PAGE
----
Arrival of Russian passenger jet to Venezuela fuels intrigue

Published 30.01.2019 22:16
A plane from Russian company Nordwind is seen at Simon Bolivar Airport in Caracas, Venezuela, January 29, 2019. (Reuters Photo)
A plane from Russian company Nordwind is seen at Simon Bolivar Airport in Caracas, Venezuela, January 29, 2019. (Reuters Photo)

In a nation awash with rumors amid a government crisis in which two men have claimed Venezuela's presidency, even the unexpected arrival of a Russian passenger jet can set off a social media frenzy.

The Boeing 777 belonging to Russia's Nordwind Airlines arrived Monday night and could still be seen Wednesday on the tarmac at Maiquetia airport outside the capital, its presence sparking unproven claims that President Nicolas Maduro's administration is looking to whisk what's left of the nation's depleted gold reserves out of the country.

A Nordwind representative confirmed the plane's arrival but wouldn't comment on who chartered the plane, what it is carrying or its itinerary. It is believed to be the first time the aircraft has flown to Venezuela. Flight data shows it normally flies inside Russia and to southeast Asia.

Opposition lawmaker Jose Guerra, a former central bank director, set off the wave of speculation with his claim Wednesday that unnamed sources inside the monetary authority informed him the plane was hired to transport 20 metric tons of gold comprising about 15 percent of the reserves held in Caracas.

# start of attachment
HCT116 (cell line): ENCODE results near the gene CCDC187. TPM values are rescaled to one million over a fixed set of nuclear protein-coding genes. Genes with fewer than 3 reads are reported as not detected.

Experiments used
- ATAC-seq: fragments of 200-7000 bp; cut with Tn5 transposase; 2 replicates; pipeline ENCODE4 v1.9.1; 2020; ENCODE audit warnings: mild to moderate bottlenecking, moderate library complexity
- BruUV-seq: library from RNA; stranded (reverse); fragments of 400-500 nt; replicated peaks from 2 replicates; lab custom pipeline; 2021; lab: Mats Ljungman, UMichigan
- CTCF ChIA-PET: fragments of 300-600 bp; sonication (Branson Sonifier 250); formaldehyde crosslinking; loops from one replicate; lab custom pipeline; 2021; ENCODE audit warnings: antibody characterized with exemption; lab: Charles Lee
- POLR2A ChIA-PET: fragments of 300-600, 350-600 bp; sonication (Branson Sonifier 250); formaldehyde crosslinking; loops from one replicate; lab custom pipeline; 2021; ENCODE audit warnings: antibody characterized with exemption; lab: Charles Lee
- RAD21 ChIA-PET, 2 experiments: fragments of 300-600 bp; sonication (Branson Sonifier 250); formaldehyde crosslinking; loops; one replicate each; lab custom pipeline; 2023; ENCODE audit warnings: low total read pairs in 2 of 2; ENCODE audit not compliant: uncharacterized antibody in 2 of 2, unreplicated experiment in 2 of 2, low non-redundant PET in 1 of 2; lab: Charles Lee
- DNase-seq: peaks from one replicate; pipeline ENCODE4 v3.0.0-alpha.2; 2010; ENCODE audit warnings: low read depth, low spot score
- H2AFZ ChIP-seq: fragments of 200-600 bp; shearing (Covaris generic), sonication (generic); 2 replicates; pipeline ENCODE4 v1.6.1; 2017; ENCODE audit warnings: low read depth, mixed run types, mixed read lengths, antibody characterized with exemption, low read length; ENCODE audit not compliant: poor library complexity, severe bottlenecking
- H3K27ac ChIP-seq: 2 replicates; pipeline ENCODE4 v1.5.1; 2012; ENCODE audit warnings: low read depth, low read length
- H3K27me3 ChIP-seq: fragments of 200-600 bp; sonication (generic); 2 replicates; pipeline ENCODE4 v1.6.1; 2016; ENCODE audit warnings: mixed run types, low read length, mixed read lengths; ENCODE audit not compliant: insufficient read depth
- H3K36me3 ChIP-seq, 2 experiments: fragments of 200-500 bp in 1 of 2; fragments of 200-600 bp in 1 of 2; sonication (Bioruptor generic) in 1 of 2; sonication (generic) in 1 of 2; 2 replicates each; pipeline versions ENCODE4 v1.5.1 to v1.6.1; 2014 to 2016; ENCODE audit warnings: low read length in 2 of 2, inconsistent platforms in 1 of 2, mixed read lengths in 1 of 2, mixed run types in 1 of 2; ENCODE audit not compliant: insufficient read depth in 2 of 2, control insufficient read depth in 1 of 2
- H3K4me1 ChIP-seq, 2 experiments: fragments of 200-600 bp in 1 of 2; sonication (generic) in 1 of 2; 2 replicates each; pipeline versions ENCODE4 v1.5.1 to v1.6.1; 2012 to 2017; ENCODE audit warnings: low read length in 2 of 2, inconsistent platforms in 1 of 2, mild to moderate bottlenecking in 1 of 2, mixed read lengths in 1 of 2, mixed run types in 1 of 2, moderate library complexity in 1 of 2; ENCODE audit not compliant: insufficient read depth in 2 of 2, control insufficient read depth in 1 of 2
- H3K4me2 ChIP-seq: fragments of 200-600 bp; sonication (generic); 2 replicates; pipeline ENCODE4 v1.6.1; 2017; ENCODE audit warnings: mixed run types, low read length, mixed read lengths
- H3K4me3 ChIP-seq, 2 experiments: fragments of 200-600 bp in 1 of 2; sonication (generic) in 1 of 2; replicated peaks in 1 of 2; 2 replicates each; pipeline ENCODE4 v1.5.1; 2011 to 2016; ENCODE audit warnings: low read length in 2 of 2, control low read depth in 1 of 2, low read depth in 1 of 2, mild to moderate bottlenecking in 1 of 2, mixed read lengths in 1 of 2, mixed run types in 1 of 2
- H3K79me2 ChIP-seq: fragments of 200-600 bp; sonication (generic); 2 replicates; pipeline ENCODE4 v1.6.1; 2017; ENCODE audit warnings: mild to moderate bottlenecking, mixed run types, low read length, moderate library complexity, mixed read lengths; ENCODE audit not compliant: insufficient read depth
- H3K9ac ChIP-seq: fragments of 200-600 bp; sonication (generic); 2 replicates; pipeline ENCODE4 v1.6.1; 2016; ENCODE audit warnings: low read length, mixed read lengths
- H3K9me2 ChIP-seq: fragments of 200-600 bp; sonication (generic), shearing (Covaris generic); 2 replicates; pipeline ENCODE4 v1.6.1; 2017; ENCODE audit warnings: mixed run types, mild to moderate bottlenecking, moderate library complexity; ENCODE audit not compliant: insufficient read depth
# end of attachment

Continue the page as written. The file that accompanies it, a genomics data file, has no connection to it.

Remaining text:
"This needs to be taken with utmost seriousness," Guerra said in a speech to lawmakers.

"These reserves don't belong to Calixto Ortega, they belong to Venezuela," he added, referring to the central bank's president, a close ally of Maduro.

The Associated Press was unable to verify the authenticity of Guerra's claim. There was no immediate response from Maduro's government.

Venezuelan social media was alive with theories - that it had brought mercenaries, was there to escort Maduro into exile, or was loading up with gold. None of those theories was based on solid evidence, but the feverish speculation was a testament to the atmosphere of uncertainty in the country as Maduro comes under unprecedented international pressure to step down.

Reuters reported last week that private military contractors who carry out secret missions for Russia had flown into Venezuela to beef up Maduro's security in the face of mass opposition protests last week, according to people close to them.

The plane normally flies between Russia and Southeast Asia, according to publicly-available flight data. Neither Nordwind nor other commercial airlines offer direct Moscow-Caracas flights.

Russian newspaper Novaya Gazeta reported the plane flew with two crews and no passengers.

Maduro claims he is facing a Washington-backed coup attempt led by opposition leader Juan Guaido, who last week proclaimed himself president and was recognized by the United States as the legitimate head-of-state.

Russia has accused U.S. President Donald Trump's administration of trying to usurp power in Venezuela and warned against any military intervention. The Kremlin on Tuesday condemned new U.S. sanctions against Venezuela's vital oil sector as illegal interference in the OPEC member's affairs.

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